Facemasks are worn by many Chinese people for diverse and deeply complex cultural reasons. All these reasons can be traced to family advice, public health advice and the expectations of community and society. Wearing a facemask is for the common good and it demonstrates common sense for many. Many Chinese people living in our cities are wearing surgical masks as a form of what they consider civilized public behaviour. They are protecting not only themselves, but others from suspected contaminants and bad ‘qi’.

Meanwhile, the deep historical and cultural understandings of people in Western countries – and particularly in Australia, goes some way to understanding our fear of surgical facemasks. While the coronavirus might be new, reactions to it – and stories and narratives surrounding people from “other” countries who are “disease carriers” is far from new in the West.

The 2003 SARS outbreak and the 2014 West African Ebola outbreak offer us many lessons here. Discussions about the geographical origins of disease fuel racism. People, their behaviours and social practices become stereotyped and used as a means to marginalise and cast doubt on others (Benton 2020). In our cultures we have learned over many years to associate face masks with contagious illness and to build and confirm suspicion of others. The facemask is – albeit innocently - perceived as representing a division between “them” (those with communicable disease) and “us” (essentially disease-free but now needlessly threatened by the unclean world) (Aronson 2010). This ‘reading’ of the facemask contrasts starkly with the way it is understood in China as a sign of courtesy and civil social behaviour.

Narratives of cultural otherness and the fear of the other are often framed around discourses of dirt, disease and moral disfunction. ‘The West’ is built on understandings of difference in these terms. It was ‘healing’ and ‘civilising’ and ‘saving’ projects that built empires and colonial justifications for oppression for the last few hundred years. These notions continue to be alive and well – just hidden as a part of our background cultural identity.

In Chinese cities, facemasks are used to protect against pollution, when preparing food and to protect others and to be protected from others. It is a display of urban courtesy. In Western cities, facemasks are seen as symbolic of the wearer being ill and contagious and for many, they are understood as signs to steer clear.

When the travel ban is over, and our universities open their doors again to Chinese students, this will be a moment where we have an important role to play. For many Chinese students, coming from a traumatic time with family, they will feel safer wearing a mask. Doing so is part of their socio-cultural understanding - not only of how best to protect oneself and others from illness - but how to best behave in society.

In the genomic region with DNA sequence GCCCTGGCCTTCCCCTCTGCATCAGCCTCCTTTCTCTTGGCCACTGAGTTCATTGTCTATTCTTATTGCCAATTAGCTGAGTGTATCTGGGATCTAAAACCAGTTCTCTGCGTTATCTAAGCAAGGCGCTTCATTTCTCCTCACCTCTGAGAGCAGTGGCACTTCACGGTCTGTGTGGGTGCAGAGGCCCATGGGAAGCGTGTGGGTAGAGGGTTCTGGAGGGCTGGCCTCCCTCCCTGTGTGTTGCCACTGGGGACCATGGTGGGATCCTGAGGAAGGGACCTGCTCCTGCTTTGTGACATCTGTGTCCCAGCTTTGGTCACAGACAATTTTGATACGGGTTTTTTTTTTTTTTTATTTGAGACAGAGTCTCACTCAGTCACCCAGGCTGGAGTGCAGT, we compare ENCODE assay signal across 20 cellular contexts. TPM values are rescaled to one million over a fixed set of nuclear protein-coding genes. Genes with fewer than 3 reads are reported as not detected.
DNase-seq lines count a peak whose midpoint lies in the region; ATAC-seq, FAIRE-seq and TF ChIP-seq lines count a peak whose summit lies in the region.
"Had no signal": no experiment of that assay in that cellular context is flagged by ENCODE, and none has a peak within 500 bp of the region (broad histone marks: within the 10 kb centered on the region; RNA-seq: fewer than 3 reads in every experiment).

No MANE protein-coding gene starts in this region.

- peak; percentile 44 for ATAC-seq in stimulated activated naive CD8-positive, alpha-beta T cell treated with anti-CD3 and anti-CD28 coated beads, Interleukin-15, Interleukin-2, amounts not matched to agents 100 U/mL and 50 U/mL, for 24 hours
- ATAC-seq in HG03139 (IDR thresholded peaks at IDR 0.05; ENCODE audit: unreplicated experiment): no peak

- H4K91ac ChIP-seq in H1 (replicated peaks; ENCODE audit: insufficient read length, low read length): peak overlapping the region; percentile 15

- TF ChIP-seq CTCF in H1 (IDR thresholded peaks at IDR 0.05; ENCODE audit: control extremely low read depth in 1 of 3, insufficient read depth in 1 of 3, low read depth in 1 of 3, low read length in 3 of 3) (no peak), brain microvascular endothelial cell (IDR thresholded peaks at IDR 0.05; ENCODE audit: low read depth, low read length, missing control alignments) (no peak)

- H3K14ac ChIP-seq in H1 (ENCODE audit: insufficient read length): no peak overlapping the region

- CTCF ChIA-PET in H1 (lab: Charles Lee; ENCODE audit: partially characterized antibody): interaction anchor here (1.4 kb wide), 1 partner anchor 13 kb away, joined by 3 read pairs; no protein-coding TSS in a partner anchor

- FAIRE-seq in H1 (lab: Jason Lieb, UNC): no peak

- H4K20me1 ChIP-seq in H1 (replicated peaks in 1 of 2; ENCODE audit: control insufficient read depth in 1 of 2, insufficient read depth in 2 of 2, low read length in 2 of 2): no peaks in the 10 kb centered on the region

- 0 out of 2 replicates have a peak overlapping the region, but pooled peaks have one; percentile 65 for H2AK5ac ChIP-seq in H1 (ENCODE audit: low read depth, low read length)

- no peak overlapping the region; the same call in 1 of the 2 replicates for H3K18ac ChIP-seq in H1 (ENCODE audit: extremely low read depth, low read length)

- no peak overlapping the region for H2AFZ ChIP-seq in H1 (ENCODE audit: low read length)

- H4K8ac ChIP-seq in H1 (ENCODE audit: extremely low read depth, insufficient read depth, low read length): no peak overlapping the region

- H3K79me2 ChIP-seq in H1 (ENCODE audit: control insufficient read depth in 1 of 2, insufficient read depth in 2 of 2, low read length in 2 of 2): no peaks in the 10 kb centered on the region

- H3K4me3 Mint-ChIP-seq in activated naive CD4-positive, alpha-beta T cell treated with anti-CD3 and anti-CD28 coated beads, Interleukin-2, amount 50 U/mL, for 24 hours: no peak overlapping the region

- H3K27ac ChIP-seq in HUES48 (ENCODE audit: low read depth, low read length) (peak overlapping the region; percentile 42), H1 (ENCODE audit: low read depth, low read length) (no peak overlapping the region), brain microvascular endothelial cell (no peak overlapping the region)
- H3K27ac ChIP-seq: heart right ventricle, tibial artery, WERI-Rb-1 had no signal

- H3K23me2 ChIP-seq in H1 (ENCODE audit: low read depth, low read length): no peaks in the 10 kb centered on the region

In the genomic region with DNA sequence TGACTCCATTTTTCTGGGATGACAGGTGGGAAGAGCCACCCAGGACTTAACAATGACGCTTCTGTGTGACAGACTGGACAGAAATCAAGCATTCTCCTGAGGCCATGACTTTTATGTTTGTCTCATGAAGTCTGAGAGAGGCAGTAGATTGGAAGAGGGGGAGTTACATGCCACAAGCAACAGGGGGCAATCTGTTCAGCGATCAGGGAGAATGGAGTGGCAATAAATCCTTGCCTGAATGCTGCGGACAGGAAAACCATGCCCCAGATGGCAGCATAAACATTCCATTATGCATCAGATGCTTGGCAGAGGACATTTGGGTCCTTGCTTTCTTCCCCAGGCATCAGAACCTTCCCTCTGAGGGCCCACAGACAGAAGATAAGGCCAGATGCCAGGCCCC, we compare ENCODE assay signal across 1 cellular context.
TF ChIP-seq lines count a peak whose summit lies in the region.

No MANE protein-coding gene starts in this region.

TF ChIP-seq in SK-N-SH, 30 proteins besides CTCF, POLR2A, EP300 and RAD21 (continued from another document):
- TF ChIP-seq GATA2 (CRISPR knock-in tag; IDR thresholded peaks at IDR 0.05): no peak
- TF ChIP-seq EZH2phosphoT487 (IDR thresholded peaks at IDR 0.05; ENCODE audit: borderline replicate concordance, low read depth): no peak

Many Australians at the same time will react negatively to symbolic ‘otherness’ of facemasks in their urban landscapes. This reaction is part of a socio-cultural understanding of difference – it’s a historically informed ‘reading’ of the symbolism of a facemask as representing disease and contamination. They will be afraid.

We all carry history and culture within us. Interpreting and empathising with the history and culture of others is important now. There is a role here for our Australian communities and universities to ensure that our Chinese international students, and our Chinese Australian communities feel safe, understood and welcome as we all come together to rebuild after this crisis. Welcoming returning Chinese international students and Chinese tourists to our country by telling them they do not need to wear a face mask in public will not make them feel either welcome, understood nor safe.


Aronsen, S. (2010). ‘Racism and the threat of influenza’. Medicine and Health Rhode Island. Vol. 93(1): 3.

Benton, A. (2020). Race, epidemics and the viral economy of health expertise: The coronavirus is new, but not the toxic narratives around it. The New Humanitarian. Online at:

Cheng, K. and Leung, P. (2007). ‘What happened in China during the 1918 influenza pandemic? International Journal of Infections Diseases. Vol. 11(4): 360 - 364

Yang, J. (2014). A quick history of why Asians wear surgical masks in public. Quartz. Online at:

Education Analyst at The Lygon Group Australia's Chinese international students are part of our communities. Well-meaning efforts to 'reassure' students that they don't need to wear face-masks might not be the best way to help them feel safe. Instead, we should try to interpret and empathise with the history and culture of others #